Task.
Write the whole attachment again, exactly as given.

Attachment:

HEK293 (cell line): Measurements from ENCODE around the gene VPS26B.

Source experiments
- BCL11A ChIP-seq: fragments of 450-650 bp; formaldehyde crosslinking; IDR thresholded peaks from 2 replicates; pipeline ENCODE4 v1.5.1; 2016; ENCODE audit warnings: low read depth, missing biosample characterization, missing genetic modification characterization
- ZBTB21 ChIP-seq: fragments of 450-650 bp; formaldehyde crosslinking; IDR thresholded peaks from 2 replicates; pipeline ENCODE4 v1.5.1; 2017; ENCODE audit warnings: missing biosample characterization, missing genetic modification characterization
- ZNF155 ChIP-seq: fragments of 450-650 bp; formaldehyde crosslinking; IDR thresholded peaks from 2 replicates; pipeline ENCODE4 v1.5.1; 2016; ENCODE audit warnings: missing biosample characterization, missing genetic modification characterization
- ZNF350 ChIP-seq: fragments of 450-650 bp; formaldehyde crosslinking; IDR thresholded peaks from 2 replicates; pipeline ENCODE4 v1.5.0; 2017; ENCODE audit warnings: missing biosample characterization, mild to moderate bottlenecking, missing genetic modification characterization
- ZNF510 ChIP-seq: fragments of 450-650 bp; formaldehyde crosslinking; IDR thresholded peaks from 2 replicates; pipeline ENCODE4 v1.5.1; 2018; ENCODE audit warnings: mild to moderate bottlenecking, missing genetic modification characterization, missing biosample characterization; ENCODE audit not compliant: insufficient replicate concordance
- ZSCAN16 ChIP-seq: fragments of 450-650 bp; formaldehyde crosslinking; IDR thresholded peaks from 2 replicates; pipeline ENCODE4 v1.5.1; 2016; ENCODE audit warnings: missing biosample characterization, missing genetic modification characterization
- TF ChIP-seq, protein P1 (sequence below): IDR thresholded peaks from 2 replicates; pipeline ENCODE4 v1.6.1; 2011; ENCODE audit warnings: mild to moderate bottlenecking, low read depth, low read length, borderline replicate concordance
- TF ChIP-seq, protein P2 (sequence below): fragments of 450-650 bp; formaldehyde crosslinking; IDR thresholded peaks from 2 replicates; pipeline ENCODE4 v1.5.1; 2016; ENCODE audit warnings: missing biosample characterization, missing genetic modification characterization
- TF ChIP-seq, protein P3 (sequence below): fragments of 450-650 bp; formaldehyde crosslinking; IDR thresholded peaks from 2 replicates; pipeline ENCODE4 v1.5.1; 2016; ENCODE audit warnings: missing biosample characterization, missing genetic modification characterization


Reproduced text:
HEK293 (cell line): Measurements from ENCODE around the gene VPS26B.

Source experiments
- BCL11A ChIP-seq: fragments of 450-650 bp; formaldehyde crosslinking; IDR thresholded peaks from 2 replicates; pipeline ENCODE4 v1.5.1; 2016; ENCODE audit warnings: low read depth, missing biosample characterization, missing genetic modification characterization
- ZBTB21 ChIP-seq: fragments of 450-650 bp; formaldehyde crosslinking; IDR thresholded peaks from 2 replicates; pipeline ENCODE4 v1.5.1; 2017; ENCODE audit warnings: missing biosample characterization, missing genetic modification characterization
- ZNF155 ChIP-seq: fragments of 450-650 bp; formaldehyde crosslinking; IDR thresholded peaks from 2 replicates; pipeline ENCODE4 v1.5.1; 2016; ENCODE audit warnings: missing biosample characterization, missing genetic modification characterization
- ZNF350 ChIP-seq: fragments of 450-650 bp; formaldehyde crosslinking; IDR thresholded peaks from 2 replicates; pipeline ENCODE4 v1.5.0; 2017; ENCODE audit warnings: missing biosample characterization, mild to moderate bottlenecking, missing genetic modification characterization
- ZNF510 ChIP-seq: fragments of 450-650 bp; formaldehyde crosslinking; IDR thresholded peaks from 2 replicates; pipeline ENCODE4 v1.5.1; 2018; ENCODE audit warnings: mild to moderate bottlenecking, missing genetic modification characterization, missing biosample characterization; ENCODE audit not compliant: insufficient replicate concordance
- ZSCAN16 ChIP-seq: fragments of 450-650 bp; formaldehyde crosslinking; IDR thresholded peaks from 2 replicates; pipeline ENCODE4 v1.5.1; 2016; ENCODE audit warnings: missing biosample characterization, missing genetic modification characterization
- TF ChIP-seq, protein P1 (sequence below): IDR thresholded peaks from 2 replicates; pipeline ENCODE4 v1.6.1; 2011; ENCODE audit warnings: mild to moderate bottlenecking, low read depth, low read length, borderline replicate concordance
- TF ChIP-seq, protein P2 (sequence below): fragments of 450-650 bp; formaldehyde crosslinking; IDR thresholded peaks from 2 replicates; pipeline ENCODE4 v1.5.1; 2016; ENCODE audit warnings: missing biosample characterization, missing genetic modification characterization
- TF ChIP-seq, protein P3 (sequence below): fragments of 450-650 bp; formaldehyde crosslinking; IDR thresholded peaks from 2 replicates; pipeline ENCODE4 v1.5.1; 2016; ENCODE audit warnings: missing biosample characterization, missing genetic modification characterization